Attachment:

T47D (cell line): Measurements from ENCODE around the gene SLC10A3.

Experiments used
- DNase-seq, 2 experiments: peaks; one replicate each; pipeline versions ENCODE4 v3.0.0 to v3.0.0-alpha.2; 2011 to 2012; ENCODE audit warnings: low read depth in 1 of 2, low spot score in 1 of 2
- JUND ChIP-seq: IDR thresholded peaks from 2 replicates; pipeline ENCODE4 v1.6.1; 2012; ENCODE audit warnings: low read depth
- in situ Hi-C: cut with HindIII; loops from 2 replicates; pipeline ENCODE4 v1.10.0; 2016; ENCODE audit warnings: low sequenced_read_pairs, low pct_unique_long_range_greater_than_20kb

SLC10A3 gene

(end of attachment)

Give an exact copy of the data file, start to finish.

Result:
T47D (cell line): Measurements from ENCODE around the gene SLC10A3.

Experiments used
- DNase-seq, 2 experiments: peaks; one replicate each; pipeline versions ENCODE4 v3.0.0 to v3.0.0-alpha.2; 2011 to 2012; ENCODE audit warnings: low read depth in 1 of 2, low spot score in 1 of 2
- JUND ChIP-seq: IDR thresholded peaks from 2 replicates; pipeline ENCODE4 v1.6.1; 2012; ENCODE audit warnings: low read depth
- in situ Hi-C: cut with HindIII; loops from 2 replicates; pipeline ENCODE4 v1.10.0; 2016; ENCODE audit warnings: low sequenced_read_pairs, low pct_unique_long_range_greater_than_20kb

SLC10A3 gene